HOW THE VOICES CAME TO THE MAID
 WHEN Joan was about thirteen a very wonderful thing happened to her. One day she and the other girls and boys were
running a race for a crown of flowers. Joan was easily the winner, and, as she was running, a child who was
looking on cried, "Joan, I see you flying along without touching the ground." After the race Joan had a
curious feeling as if she did not know where she was, and then heard a young man's voice near her, bidding her
go home, for her mother needed her. She did not know who spoke; she thought it might be her brother, or one of
her neighbours, so she ran home. She found that her mother had not sent for her, and she was going back to her
friends, when a bright light like a shining cloud
 appeared to her, and a Voice told her to go and save France from the English. Till that hour she had been
sorry for the sorrows in France, but as she was only a little girl, she had never thought that she could lead
an army against the English.
This is the first account that people heard of the coming of the mysterious Voices to Jeanne: it was written
down about four years after the Voices first came, and six weeks after Joan's first great defeat of the
English (in May 1429). Two years later, after Joan was a prisoner of the English, the French priests and
lawyers who took the English side asked her thousands of questions about everything that she had done in her
life, and the answers were written down in a book, word for word. They asked her about these wonderful Voices.
There were things that she refused to tell these priests and lawyers, but she did say this:
"When I was about thirteen there came to me a Voice from God, teaching me how I was to behave and what I was
to do. And the first time that Voice came, I was afraid. I was standing about the middle of
 the day, in summer, in my father's garden. The Voice came from the right hand, from where the church stands,
and when it came I usually saw a great light on the side from which it spoke. The Voice told me to be a good
girl and go to church, and go to save France. I said that I was only a poor girl, who could not ride or lead
the soldiers in the wars," but the Voice kept on for years, telling her that she must go.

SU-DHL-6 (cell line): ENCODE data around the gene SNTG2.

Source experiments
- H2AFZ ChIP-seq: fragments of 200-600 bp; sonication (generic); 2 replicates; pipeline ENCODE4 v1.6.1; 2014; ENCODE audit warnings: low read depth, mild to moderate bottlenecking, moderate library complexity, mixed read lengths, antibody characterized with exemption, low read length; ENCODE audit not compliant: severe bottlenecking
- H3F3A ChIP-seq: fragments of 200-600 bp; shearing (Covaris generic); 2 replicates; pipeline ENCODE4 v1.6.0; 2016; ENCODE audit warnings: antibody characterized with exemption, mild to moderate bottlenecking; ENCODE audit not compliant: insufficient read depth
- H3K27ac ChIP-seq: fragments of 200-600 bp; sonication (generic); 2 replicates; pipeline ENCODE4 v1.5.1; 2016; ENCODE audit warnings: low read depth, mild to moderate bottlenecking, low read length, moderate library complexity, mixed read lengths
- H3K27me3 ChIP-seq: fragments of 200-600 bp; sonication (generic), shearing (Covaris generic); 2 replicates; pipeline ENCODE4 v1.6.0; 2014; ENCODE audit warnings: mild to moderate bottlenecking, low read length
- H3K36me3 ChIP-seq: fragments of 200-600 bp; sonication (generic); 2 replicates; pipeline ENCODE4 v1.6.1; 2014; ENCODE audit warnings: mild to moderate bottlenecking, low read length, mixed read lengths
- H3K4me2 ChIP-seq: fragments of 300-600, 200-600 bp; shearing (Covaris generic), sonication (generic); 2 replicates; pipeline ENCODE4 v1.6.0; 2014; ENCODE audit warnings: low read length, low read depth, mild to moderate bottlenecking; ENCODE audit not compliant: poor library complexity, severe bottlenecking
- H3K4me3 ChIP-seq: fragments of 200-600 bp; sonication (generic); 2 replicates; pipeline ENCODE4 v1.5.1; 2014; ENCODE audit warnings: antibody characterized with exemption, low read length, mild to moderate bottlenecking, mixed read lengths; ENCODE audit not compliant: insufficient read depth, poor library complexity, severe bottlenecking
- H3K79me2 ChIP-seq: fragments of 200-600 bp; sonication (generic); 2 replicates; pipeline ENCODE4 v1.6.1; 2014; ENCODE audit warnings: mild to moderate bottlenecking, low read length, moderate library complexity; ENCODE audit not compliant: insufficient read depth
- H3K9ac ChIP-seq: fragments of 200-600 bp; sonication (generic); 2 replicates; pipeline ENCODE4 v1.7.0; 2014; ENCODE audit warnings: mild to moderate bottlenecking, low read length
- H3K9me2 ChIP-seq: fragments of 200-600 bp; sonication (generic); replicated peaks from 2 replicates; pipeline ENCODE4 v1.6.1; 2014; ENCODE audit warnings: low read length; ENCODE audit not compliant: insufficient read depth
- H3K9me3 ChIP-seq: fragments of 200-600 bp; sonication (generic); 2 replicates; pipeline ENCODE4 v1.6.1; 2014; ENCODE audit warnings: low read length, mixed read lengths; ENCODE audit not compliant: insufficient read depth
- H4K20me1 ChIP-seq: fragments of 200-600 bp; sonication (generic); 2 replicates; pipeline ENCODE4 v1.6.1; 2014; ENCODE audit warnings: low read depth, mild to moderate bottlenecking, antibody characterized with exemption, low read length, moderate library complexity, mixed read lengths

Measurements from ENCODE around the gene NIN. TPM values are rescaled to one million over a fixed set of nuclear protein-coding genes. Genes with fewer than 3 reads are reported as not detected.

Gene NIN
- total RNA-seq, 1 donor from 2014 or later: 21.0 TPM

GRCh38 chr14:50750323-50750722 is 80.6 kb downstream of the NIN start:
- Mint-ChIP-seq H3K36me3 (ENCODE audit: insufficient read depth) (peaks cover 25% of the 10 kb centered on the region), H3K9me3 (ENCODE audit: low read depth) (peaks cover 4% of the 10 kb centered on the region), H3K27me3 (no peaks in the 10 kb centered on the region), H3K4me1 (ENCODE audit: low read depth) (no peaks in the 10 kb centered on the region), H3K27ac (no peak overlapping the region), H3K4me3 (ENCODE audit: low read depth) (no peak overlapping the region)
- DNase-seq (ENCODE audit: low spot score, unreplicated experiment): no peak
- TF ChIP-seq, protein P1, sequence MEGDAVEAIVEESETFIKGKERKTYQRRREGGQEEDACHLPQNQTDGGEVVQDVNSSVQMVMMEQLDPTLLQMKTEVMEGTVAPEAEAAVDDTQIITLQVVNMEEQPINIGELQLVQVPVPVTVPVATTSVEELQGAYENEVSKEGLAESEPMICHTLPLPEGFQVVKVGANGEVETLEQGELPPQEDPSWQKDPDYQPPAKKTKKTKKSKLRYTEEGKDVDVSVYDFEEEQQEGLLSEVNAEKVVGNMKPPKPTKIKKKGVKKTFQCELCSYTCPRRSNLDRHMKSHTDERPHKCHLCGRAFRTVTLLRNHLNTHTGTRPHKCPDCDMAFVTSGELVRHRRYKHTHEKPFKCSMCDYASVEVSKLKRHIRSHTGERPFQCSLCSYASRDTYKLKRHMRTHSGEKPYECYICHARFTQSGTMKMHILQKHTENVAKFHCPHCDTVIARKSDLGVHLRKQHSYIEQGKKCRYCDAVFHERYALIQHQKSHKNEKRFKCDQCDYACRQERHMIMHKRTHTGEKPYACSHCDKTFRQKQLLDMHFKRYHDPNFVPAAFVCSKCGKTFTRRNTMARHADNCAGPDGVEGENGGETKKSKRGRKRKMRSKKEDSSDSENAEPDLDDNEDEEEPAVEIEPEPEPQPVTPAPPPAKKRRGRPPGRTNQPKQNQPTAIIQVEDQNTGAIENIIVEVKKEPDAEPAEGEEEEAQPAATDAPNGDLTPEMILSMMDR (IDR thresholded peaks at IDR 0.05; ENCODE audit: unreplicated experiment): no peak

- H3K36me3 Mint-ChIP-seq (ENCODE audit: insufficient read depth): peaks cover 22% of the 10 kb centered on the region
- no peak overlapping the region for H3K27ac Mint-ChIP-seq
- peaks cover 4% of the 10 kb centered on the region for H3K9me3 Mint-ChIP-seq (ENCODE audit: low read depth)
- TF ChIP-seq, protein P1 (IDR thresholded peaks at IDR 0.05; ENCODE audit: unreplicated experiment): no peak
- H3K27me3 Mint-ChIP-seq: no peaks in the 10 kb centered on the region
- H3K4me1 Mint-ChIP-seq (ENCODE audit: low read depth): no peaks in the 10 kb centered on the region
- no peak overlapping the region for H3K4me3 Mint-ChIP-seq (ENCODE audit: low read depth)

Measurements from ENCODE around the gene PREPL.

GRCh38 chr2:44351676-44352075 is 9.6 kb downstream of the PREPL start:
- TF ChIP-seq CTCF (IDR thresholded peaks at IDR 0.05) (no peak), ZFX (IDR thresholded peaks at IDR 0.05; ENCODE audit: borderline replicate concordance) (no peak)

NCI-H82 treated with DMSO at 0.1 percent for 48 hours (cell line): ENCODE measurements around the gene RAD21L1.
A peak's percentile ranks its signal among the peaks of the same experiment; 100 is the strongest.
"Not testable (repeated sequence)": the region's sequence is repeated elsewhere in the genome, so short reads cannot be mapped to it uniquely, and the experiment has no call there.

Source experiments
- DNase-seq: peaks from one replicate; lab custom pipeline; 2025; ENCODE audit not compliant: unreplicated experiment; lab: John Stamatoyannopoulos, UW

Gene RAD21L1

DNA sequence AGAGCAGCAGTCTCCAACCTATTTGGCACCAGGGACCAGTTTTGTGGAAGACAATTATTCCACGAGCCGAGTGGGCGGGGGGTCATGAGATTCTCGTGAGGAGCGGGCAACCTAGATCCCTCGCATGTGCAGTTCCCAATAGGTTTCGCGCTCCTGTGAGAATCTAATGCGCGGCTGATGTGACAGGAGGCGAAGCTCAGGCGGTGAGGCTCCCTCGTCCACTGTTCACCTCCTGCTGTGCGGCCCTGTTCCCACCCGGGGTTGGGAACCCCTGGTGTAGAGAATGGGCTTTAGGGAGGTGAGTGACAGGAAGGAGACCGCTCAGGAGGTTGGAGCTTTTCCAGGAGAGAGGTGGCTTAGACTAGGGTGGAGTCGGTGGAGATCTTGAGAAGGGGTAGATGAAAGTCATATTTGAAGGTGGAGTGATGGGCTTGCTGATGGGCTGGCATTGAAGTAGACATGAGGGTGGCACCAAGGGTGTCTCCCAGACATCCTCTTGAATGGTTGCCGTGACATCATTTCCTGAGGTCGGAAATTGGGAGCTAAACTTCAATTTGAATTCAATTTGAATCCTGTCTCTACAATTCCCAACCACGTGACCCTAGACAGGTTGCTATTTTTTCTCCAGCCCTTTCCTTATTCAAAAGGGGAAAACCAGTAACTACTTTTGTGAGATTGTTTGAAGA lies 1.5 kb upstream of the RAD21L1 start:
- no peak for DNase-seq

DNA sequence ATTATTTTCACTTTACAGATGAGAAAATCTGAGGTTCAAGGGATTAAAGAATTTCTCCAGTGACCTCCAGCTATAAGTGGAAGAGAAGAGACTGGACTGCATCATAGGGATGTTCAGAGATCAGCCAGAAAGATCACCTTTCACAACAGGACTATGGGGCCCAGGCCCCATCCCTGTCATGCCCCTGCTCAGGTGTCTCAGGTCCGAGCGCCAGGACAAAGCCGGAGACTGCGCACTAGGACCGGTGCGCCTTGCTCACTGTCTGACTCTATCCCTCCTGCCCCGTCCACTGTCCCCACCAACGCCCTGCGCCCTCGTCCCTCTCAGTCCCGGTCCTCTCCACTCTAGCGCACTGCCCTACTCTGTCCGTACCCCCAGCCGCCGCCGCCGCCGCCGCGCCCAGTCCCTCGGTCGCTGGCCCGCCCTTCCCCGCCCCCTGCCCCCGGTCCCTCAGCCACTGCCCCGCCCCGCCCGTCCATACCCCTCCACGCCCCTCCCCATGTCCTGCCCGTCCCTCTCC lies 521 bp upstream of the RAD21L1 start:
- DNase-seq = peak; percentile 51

She not only heard Voices, but she saw shining figures of the Saints in heaven. She never would tell the
lawyers much about how the Saints appeared to her, but said, "I saw them as clearly as I see you, and I used
to cry when they went away. And I wished that they would take me with them where they went."
These Saints were St. Margaret, St. Catherine, and the Archangel St. Michael. When Joan spoke to her own
friends about what she saw and heard, they say that "she seemed marvellously happy, lifting her eyes to
heaven." This is all that we know about these wonderful things which kept Joan company from the time when she
was thirteen to the day of her death, when she
 was nineteen, advising her about what she was to do for the saving of France. If the Voices had not spoken to
her often, she would never have gone to the wars, and for some years she told nobody about the Voices, and
stayed at home in her village. Even when she went to the wars, her friends could not persuade her to say more
than I have told you about these strange things. She said that she had a "council" which advised her in
everything. If there was much noise in a room where she might be, she could not hear the Voices distinctly.
Only one person said that he saw angels' faces in her company; none of her friends who knew her best saw or
heard anything extraordinary. She very much disliked to speak about the Saints and Voices.
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